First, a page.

Alexandria, VA (April 5, 2011) Congress is considering three major deficit reduction proposals that would make seniors pay even more for their Medicare than they do now. The debate over federal spending on Medicare is occurring at the same time a majority of seniors are reporting higher out-of-pocket Medicare costs, according to a new survey by The Senior Citizens League (TSCL), one of the nation's largest nonpartisan seniors groups. Retirees received no annual cost-of-living adjustment (COLA) in both 2010 and 2011, leaving them with less Social Security income to cover much higher monthly bills. About 47 percent of respondents report receiving lower Social Security payments this year, and more than 60 percent said their overall monthly expenses had increased $80 or more.
Here's a closer look at the Medicare proposals:
* Require Medicare beneficiaries to pay a higher portion of the Part B premium. Premiums for Part B cover physician and hospital outpatient services. The premiums of most seniors, those with incomes under $85,000, equal 25 percent of Medicare's total cost of services, and the federal government covers the other 75 percent of the cost. This proposal would require seniors to pay 35 percent instead - like higher-income seniors do now. The 2010 Medicare Trustee report estimates that Part B premiums at the 35% level would be $159.30 per month in 2012.
* Require new deductibles and cost-sharing while limiting what Medigap plans could cover. Because Medicare doesn't cover all of the costs, seniors purchase supplemental coverage, known as "Medigap," to cover deductibles, and co-insurance. A proposal from President Obama's Fiscal Commission would impose a new deductible of $550 and new cost-sharing. Then, it would restrict what Medigap plans could cover, adding up to $3,000 in new out-of-pocket costs that the more comprehensive Medigap plans cover now.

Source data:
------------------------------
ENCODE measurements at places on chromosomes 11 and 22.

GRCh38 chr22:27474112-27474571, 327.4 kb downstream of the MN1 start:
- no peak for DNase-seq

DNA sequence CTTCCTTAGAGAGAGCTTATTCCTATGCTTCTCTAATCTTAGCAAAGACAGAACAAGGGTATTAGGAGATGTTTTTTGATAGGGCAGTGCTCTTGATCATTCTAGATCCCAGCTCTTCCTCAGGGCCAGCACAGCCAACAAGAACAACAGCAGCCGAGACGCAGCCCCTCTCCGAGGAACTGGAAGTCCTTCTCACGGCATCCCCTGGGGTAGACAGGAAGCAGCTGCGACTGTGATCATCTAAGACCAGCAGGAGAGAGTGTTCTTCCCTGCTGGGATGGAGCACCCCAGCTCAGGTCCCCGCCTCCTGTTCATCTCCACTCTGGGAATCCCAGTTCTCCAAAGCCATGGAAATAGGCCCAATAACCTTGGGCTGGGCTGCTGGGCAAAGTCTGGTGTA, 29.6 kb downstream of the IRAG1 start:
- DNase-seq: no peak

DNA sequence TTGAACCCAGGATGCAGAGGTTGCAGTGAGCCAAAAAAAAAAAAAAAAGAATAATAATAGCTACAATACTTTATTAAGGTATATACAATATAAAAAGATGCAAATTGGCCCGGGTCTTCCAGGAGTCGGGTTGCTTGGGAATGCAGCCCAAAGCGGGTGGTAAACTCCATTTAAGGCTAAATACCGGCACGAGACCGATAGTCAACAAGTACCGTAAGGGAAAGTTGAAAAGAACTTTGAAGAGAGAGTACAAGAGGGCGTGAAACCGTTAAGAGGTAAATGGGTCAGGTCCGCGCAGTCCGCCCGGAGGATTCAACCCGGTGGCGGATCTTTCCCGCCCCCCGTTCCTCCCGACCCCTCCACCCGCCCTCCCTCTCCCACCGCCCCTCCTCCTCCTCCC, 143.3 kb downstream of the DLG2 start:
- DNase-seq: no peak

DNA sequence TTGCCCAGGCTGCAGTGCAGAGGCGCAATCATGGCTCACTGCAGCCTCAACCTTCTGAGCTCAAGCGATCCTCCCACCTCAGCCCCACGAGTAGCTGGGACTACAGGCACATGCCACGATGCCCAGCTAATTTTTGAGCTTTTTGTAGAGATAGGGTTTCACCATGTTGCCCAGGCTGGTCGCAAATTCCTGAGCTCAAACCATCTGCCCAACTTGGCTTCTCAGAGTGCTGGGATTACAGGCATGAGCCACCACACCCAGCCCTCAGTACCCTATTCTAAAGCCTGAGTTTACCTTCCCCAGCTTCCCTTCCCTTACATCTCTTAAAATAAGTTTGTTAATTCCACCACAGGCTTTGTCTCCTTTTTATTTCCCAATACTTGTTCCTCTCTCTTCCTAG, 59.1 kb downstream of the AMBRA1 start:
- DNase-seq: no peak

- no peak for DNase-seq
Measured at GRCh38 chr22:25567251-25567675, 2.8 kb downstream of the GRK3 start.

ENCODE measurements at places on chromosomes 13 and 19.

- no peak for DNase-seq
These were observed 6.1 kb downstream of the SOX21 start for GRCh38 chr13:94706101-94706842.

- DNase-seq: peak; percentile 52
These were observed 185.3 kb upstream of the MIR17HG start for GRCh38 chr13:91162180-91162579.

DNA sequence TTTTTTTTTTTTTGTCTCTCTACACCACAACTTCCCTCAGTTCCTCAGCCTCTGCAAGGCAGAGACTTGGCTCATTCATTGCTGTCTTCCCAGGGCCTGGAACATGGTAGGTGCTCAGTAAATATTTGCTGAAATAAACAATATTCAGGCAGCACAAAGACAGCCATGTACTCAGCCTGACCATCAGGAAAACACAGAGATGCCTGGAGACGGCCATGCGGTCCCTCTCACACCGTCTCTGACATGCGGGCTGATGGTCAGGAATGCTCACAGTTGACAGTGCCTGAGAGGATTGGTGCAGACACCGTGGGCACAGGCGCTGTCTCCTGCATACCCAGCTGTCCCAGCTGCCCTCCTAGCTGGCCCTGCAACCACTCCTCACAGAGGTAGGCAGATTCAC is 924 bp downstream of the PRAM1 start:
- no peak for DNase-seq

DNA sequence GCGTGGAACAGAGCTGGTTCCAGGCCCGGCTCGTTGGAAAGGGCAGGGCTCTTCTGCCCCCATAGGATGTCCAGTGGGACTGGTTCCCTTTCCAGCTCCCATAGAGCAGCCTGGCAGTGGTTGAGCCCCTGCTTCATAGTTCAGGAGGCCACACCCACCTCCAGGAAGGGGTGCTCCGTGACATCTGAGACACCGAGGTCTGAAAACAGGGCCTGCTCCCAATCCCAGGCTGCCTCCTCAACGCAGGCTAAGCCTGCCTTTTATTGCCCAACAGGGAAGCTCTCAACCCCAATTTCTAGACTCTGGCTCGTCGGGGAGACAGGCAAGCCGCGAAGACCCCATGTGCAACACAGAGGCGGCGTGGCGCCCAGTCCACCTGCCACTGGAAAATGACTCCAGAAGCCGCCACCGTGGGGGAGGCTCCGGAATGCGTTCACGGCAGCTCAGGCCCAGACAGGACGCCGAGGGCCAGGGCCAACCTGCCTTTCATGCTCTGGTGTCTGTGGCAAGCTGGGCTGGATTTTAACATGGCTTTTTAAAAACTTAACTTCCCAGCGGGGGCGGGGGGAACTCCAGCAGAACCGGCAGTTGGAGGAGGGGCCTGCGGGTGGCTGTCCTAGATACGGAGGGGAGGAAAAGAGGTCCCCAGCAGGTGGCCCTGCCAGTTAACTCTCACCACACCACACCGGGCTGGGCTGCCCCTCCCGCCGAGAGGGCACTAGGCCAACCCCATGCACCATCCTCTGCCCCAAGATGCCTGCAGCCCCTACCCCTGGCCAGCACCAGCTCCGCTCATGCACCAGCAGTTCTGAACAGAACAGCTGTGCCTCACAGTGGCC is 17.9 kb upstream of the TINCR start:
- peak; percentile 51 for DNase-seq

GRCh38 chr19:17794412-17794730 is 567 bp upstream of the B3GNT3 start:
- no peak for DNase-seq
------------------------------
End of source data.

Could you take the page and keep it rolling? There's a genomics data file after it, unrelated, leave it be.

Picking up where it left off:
* The government would provide a fixed amount of money or "voucher" to purchase private coverage. Currently Medicare pays per procedure. Under this proposal the federal government would provide a fixed amount of money or "voucher," to private health plans to provide coverage. The amount of the voucher would be limited to the growth of the gross domestic product plus one percentage point. However, for the last 40 years national healthcare spending has exceeded the growth of the gross domestic product by more than two percentage points. The non-partisan Congressional Budget Office said that over time the vouchers would become increasingly inadequate to purchase sufficient coverage, or that seniors would face significantly higher premiums.
"The Medicare Trustees already estimate that Medicare Part B and Part D premiums and out-of-pocket costs take about 27 percent of average Social Security benefits," states TSCL Chairman, Larry Hyland. "And that understates actual costs because it doesn't include what people pay for their supplements or Medicare Advantage plans," he notes. "These proposals simply shift a greater portion and more risk to seniors, making Medicare even less affordable for low- and middle-income beneficiaries," Hyland says. "We urge seniors to contact their lawmakers in Congress and let them know what you think of these ideas to cut the deficit," he adds. TSCL lobbies to keep Medicare affordable and protect seniors from cuts to Social Security benefits and reductions to the COLA. In addition TSCL supports legislation to provide a more fair and adequate COLA.
With over 1 million supporters, The Senior Citizens League is one of the nation's largest nonpartisan seniors groups. Located just outside Washington, D.C., its mission is to promote and assist members and supporters, to educate and alert senior citizens about their rights and freedoms as U.S. Citizens, and to protect and defend the benefits senior citizens have earned and paid for. The Senior Citizens League is a proud affiliate of The Retired Enlisted Association.
Distributed by The Senior Exchange, Inc.
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